2. Almost all of the things that make me happiest are portable.

Think about it: if you were to leave home for a while – a few weeks, or many months – what is it that you would miss? If you have a family or spouse or even a pet, they have to stay behind. That’s rough, but this is about you. Who are you, apart from everyone else? What entertains you? What activities make you feel like you are fully yourself?

I like to ask people what they look forward to doing when they get home from work and all the chores and errands are finished. My dad would never let us pick up an activity if there was work left to be done; it made really appreciate my leisure time and, more importantly, live fully inside of it, free from to-do lists nagging at the edge of my attention. So when it is time for you to put your feet up and relax, what do you reach for? If it’s something you can carry with you, then, I think, you’ll always have a little bit of home with you wherever you go.

I’m sure I have a biased perspective. It took a long time, but now I am used to living away from my family and friends, and I had to learn how to make myself happy without them around for support, filling up my time and space. And I guess I’ve always been a quiet, introverted nerd. Outdoorsy and athletic, too, but my parents wanted me to be, and I’m not sure how many of those impulses are inherent and how many are the result of habit and upbringing. In fact, even those physical activities are, for me, solitudinous – running, swimming, hiking: all alone.

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Illustration by Chris Buzelli (from a great essay, titled “At Home in the Liminal World“)

When your principle form of diversion is depends on you alone – your creativity or motivation – almost any hobby can be carried along with you. I do things alone. I associate solitude with home. In a way, then, I can bring a little bit of home with me wherever I go.

Even amidst the roar of propeller blades and the chatter of the crew on the headsets, when I open up a book, I am transported to a different place, any place of my choosing. I can play my Nintendo Switch in a crowded, noisy lounge and forget that anyone else is there. Even writing this post, or any creative writing – I keep a notebook in my backpack, ready to seize the opportunity when inspiration strikes, and my phones “notes” app is filled with scraps of ideas and descriptions that I want to remember or revisit. When I run, it’s just me and the music (and suffering). I’m getting back into video editing, which requires a surprising amount of concentration and a challenging learning curve and a lot more invested time than I remember from before. All of these things bring me the most joy, and I can do all of them whether I’m at home or on the road.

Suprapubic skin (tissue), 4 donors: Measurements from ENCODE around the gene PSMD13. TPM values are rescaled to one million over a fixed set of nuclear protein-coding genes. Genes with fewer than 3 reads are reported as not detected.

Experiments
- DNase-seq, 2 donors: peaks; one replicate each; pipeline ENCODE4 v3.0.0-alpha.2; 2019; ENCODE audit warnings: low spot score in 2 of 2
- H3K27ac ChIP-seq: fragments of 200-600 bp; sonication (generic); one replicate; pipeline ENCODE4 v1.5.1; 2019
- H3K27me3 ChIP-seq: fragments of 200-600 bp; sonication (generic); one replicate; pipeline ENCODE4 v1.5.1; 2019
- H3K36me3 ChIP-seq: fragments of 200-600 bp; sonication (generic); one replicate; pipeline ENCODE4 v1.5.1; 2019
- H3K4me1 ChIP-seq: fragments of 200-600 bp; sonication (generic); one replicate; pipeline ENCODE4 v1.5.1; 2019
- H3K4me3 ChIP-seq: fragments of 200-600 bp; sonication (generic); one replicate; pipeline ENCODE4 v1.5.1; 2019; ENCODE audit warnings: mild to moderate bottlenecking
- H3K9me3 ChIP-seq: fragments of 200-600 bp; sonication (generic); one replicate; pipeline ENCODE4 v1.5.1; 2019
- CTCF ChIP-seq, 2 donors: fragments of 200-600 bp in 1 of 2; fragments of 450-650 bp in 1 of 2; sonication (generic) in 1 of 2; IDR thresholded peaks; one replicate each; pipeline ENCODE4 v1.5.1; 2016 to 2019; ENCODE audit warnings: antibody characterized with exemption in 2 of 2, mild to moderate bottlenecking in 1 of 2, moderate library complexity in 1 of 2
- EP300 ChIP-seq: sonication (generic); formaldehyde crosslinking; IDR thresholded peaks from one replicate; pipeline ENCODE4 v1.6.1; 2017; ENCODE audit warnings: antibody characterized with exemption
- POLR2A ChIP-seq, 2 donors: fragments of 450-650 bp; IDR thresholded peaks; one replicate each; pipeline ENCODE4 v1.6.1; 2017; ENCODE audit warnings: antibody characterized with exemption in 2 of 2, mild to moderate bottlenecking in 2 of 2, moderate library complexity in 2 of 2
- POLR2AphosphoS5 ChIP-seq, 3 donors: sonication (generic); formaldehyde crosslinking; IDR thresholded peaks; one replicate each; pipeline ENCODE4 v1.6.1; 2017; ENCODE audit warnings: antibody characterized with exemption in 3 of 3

Sometimes people get their “me” time, some comfort of home, from being around other people – group activities, team sports, spending time together. They could feel comfortable wherever they go. That is wonderful, a truly enviable characteristic. But this post is not about that.

I am deeply interested in people who make it a priority to carve out time for themselves, who have some quiet interest that draws them away from the company of others. Now, more than ever, it is so easy to waste time. (I’m guilty of this just as much as everyone else my age; I spend a truly appalling amount of time scrolling through memes and watching the same youtube videos over and over.) I’m fascinated by people who have clear priorities, who set boundaries on the time they’re willing to give to others and the time they insist on keeping for themselves. It takes some bravery and focus, and sometimes awkward explanations, to detach from the world around you and turn the focus inward instead, to be wholly and authentically yourself. I have a lot of respect for people who make it look natural and effortless, especially since I’m pretty firmly entrenched in the “antisocial weirdo” camp.

So if you have some secret hobby or passion, something that you do for you alone when no one else is watching, I’d like to hear about it sometime. I think I understand you a little bit already, and I’d like to know more.

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I Didn’t Shave For Four Months. I Hoped It Would Free Me.

Most folks “let themselves go” a little bit while deployed. Our socializing is restricted to those on our crew, so eventually we stop worrying so much about putting up appearances, for better or worse. (Like all good things, this can get taken too far: on the ship, some people get disciplined into performing basic hygiene, like showering.) It is a refreshing reminder, for example, to look in the mirror after months without makeup and realize you’re still cute!